Immediate action needed as millions face hunger in Southern Africa, warns the Red Cross.
Hunger is threatening the lives of 11 million people in Southern Africa due to deepening drought and in the region. Red Cross teams across Botswana, Eswatini, Lesotho, Mozambique, Namibia and Zambia are scaling up their response to emergency and crisis levels of food insecurity.
“This year’s drought is unprecedented, causing food shortages on a scale we have never seen here before,” said Dr Michael Charles, Head of the International Federation of Red Cross and Red Crescent Societies (IFRC) Southern Africa cluster. “We are seeing people going two to three days without food, entire herds of livestock wiped out by drought and small-scale farmers with no means to earn money to tide them over a lean season.”
The countries with the most significant increase in food insecurity from last year are Zambia and Zimbabwe, with 2.3 million and 3.6 million people respectively suffering from acute food shortages.
Botswana, Lesotho and Namibia have this year declared drought emergencies. In Eswatini, 24 per cent of its rural population is suffering from food shortages. The situation is set to worsen due to late or no rain in the region and crop production is down by 30 percent for the 2019/2020 harvest.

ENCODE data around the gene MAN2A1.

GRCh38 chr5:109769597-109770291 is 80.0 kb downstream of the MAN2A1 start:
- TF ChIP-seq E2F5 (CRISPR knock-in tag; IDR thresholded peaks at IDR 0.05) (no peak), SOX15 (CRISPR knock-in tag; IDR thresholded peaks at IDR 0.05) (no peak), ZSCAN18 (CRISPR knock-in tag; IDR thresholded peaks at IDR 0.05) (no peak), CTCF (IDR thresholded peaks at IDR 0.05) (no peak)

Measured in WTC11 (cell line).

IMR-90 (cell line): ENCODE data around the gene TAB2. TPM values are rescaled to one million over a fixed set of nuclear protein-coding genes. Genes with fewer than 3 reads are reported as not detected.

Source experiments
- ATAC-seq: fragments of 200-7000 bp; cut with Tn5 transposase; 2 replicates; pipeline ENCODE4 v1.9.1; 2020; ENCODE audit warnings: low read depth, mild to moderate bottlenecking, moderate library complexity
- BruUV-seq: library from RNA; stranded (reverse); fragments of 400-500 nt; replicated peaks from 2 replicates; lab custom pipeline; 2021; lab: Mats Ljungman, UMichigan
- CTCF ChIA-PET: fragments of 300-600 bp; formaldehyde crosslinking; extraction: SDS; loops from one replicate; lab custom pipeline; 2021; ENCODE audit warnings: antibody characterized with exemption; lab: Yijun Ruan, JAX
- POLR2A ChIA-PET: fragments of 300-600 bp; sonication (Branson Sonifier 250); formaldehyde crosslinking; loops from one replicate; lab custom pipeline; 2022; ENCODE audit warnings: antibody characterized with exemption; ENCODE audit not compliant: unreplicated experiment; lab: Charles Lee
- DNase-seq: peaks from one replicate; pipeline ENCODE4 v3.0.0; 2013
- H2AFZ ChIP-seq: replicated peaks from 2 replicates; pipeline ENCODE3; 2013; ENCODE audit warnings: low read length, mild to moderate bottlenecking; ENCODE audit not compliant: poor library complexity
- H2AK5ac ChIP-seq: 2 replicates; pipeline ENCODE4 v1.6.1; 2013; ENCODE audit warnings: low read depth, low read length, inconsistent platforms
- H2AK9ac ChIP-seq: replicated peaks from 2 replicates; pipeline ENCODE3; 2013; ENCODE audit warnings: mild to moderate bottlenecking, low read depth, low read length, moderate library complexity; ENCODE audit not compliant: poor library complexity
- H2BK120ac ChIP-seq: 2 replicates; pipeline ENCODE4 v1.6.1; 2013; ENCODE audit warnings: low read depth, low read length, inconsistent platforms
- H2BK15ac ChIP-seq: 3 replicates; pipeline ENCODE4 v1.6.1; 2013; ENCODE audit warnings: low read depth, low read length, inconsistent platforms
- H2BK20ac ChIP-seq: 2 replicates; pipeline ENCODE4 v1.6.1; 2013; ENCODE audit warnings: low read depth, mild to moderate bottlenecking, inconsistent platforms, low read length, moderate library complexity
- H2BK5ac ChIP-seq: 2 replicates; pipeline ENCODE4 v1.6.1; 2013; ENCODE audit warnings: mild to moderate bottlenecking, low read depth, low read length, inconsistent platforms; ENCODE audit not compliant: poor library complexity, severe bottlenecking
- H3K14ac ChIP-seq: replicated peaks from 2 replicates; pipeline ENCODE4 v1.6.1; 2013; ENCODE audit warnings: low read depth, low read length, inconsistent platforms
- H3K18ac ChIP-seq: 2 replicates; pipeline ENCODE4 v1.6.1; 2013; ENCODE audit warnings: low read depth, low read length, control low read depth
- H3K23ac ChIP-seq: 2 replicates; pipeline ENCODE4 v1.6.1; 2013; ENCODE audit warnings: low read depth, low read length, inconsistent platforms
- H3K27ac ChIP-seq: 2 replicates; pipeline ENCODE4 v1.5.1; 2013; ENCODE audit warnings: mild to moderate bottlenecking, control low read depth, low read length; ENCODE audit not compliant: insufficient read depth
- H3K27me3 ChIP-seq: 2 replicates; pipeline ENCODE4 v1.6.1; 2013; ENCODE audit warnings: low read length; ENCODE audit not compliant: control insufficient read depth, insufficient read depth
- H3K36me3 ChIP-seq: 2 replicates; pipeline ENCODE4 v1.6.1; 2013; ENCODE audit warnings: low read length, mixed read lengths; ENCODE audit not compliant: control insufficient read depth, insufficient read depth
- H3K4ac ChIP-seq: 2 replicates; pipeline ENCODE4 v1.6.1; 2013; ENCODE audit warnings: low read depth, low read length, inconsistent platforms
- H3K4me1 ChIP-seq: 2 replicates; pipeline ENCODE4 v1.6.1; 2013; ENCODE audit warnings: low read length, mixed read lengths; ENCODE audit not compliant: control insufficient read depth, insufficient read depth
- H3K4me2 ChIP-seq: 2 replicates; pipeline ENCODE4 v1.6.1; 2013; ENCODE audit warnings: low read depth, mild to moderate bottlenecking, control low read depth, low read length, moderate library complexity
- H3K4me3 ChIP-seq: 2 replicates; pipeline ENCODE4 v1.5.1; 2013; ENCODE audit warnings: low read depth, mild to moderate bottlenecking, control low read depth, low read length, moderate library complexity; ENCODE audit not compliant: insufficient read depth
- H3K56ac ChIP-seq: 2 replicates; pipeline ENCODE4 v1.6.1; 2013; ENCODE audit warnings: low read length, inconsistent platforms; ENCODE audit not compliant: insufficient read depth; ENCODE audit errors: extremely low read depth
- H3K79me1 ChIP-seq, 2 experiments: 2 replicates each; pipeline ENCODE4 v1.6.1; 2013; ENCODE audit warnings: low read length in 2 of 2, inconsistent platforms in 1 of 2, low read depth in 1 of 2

In October, the IFRC launched an Emergency Appeal in Zambia to bring relief to those most affected by the persistent drought and is now widening its appeal for emergency funding to cover a further four countries affected by unprecedented levels of drought and hunger.
The Red Cross Red Crescent Movement already has ongoing operations on food insecurity in Eswatini, Namibia, Malawi, Mozambique, Zambia and Zimbabwe reaching 207,055 people (41,411 households). This newest appeal will broaden its reach to eight southern African countries and will target individuals not reached by other interventions in the region.
“There is a major gap in investment in resilience and community-level capacities in countries hardest hit, including Botswana, Lesotho, Namibia and Eswatini,” Dr Charles said. “As a humanitarian collective, we must take immediate action to respond to millions who face imminent starvation. Even more importantly, it is our responsibility to strengthen communities’ resilience and ability to adapt to the current challenges. Otherwise, we will never end hunger in the region.”
The IFRC is calling for 7.7 million Swiss francs to mitigate the food crisis in the region. The overall objective of the multi-country Emergency Appeal is to provide immediate food assistance and livelihood recovery support to the most affected households in the targeted communities for a period of 14 months.